Let ’em get dirty: Children who are “too clean” have higher risk of chronic inflammatory diseases later in life
10/14/2019 // Lance D Johanson // Views

The human immune system is developed extensively during childhood, from the baby’s first skin-to-skin contact with their mother, to the garden soil they crawl around in as a toddler. Every creek and every pond invites an opportunity for the child to introduce their immune system to the antigens in their environment. Exposure, not avoidance, is the key for developing immune system resiliency later in life.

Germophobe parents try to sterilize their child’s environment, spraying Lysol and using hand wipes and hand sanitizer at every turn. In fear of their environment, germophobe parents limit the amount of microbes their child comes into contact with. In the late 20th century, changes in agriculture, urbanization, and overzealous hygiene practices along with antibiotic overuse have separated children from the microbial environments they need to interact with, internally and externally, in order to develop a resilient immune system. Today, some germophobe parents don’t even want people to kiss or breathe near their babies in fear that they will contract a disease. Wrapping up their kid in saran wrap and keeping them from the world programs the child’s immune system for failure later in life.

Hyper-hygienic environments disconnect children from microbes, weakening their immune system and mental fortitude later in life

A research study from the University of Zurich and Lausanne found that late 20th century children, raised in hyper-hygienic environments, typically develop multiple allergies in childhood and ultimately suffer from chronic inflammatory diseases and psychiatric disorders as adults. The researchers studied 5,000 people born in the mid 20th century and charted their co-incidence of allergies, viral and bacterial diseases, and psychosocial stress in childhood. Investigating their white blood cell counts and inflammatory markers, the researchers found associative patterns with chronic inflammatory diseases and psychiatric disorders during adulthood. The researchers identified five classes of early immune system programming.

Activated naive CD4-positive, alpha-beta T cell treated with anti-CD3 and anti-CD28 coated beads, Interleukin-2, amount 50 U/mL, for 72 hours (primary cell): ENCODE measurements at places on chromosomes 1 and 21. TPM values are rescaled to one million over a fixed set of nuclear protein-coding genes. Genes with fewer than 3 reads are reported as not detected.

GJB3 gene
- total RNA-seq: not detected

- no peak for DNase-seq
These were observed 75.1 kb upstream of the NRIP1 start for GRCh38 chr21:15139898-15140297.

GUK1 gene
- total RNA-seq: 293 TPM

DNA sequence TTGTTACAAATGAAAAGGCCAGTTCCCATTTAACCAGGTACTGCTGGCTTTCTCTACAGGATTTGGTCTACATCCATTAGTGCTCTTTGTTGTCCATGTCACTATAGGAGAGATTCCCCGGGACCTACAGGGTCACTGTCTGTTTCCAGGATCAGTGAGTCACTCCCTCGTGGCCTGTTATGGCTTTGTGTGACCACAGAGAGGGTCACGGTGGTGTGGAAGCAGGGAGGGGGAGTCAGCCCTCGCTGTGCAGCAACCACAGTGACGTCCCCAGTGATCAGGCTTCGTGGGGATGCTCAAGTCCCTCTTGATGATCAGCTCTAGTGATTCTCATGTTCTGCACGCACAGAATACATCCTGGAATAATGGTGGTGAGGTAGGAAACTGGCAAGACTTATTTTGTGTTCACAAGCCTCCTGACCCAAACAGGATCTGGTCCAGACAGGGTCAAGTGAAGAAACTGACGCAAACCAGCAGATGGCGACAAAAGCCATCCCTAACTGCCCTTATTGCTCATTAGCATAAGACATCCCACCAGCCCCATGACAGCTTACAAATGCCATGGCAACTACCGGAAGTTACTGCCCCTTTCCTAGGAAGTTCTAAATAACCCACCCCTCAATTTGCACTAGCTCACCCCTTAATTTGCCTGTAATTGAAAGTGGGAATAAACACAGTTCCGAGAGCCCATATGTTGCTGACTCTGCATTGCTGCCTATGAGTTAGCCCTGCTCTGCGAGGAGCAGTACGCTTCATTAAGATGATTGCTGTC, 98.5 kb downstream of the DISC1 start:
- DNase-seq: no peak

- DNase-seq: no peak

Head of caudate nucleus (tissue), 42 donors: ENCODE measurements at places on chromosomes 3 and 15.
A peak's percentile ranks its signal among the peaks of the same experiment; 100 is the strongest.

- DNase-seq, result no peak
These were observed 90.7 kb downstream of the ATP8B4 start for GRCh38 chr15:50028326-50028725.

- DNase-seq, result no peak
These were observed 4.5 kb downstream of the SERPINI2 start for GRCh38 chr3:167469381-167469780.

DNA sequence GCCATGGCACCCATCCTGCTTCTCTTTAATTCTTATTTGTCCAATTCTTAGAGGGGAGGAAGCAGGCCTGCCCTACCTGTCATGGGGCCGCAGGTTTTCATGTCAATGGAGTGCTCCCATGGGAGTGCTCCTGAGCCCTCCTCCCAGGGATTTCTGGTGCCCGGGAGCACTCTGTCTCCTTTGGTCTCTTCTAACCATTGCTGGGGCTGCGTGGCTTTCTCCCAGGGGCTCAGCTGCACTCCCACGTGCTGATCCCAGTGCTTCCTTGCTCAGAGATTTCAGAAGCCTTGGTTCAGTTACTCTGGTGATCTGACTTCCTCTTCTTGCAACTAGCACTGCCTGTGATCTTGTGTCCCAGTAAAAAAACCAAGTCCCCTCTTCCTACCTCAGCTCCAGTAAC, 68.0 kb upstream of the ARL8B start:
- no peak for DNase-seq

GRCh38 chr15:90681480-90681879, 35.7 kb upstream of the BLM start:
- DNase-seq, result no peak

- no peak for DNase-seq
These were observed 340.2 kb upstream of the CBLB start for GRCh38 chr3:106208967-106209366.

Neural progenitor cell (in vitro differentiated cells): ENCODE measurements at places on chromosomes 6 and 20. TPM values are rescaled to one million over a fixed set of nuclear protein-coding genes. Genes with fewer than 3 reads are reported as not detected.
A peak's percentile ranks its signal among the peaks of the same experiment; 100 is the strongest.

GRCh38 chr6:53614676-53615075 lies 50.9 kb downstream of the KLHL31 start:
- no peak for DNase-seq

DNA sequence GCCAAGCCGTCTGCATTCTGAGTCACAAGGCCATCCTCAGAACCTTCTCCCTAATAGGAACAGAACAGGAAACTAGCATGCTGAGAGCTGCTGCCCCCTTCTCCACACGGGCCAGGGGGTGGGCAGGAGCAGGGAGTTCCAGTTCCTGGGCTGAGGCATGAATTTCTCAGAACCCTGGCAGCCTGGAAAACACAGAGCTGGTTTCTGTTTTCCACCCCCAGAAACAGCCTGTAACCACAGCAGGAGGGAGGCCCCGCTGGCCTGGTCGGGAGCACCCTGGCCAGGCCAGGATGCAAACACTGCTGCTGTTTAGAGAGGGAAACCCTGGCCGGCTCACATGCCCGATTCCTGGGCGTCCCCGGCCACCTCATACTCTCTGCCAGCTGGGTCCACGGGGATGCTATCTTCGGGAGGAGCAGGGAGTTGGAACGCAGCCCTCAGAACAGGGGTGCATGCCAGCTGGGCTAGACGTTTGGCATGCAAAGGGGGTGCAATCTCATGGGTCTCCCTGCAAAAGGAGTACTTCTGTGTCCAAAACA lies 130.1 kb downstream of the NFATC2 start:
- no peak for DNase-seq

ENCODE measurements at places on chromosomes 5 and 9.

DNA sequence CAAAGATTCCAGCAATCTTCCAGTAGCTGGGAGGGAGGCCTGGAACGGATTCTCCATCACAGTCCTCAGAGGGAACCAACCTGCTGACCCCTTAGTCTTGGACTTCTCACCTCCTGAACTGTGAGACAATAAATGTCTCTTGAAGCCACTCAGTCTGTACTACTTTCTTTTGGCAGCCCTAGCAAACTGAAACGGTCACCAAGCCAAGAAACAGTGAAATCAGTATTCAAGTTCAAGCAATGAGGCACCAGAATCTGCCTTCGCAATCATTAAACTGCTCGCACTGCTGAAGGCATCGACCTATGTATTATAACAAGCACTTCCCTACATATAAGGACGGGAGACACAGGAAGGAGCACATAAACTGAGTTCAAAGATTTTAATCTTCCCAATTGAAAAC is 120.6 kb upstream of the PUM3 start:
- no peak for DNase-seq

The main group, (the neutral group) consisting of 60 percent of the total cohort, had a disease rate that was comparably low to the others. The most healthy group, (the resistant group) consisting of approximately 20 percent of the total cohort, experienced even fewer disease rates, and had negligible cases of measles, mumps, or rubella. The "atopic group," consisting of 7 percent of the total cohort, had the highest rate of multiple allergic diseases. The mixed group, consisting of 9 percent of the total cohort, suffered from single allergic disorders and suffered most from rash-inducing diseases like scarlet fever, pertussis, or rubella. The traumatized group, consisting of 5 percent of the total cohort, suffered through psychosocial trauma in their childhood. These children were more likely to suffer from allergic diseases but not common viral diseases.

When the five groups were analyzed according to their birth years, the researchers found an interesting correlation. Children who were born earlier, in rural, less hygienic environments, were more likely to be concentrated in the “neutral” or “resilient” immune system groups. The researchers also found that the children with later birth years were more likely to concentrate in the “atopic” group, marked by multiple allergic diseases.

Lead author Vladeta Ajdacic-Gross from the University of Zurich said, “Our study thus corroborates the hygiene hypothesis." Children who are not exposed to the microbes in their environment are more apt to develop allergies and succumb to sickness throughout childhood. The study went a step further and found that members of the “atopic” and “mixed” groups went on to experience chronic inflammatory diseases later in life. These children, removed from the microbes in their environment, were also more apt to suffer from mental disorders later in life.

Conversely, children who were exposed to their environment, who developed “resilient” immune systems, were less likely to develop chronic inflammatory diseases or mental disorders later in life.

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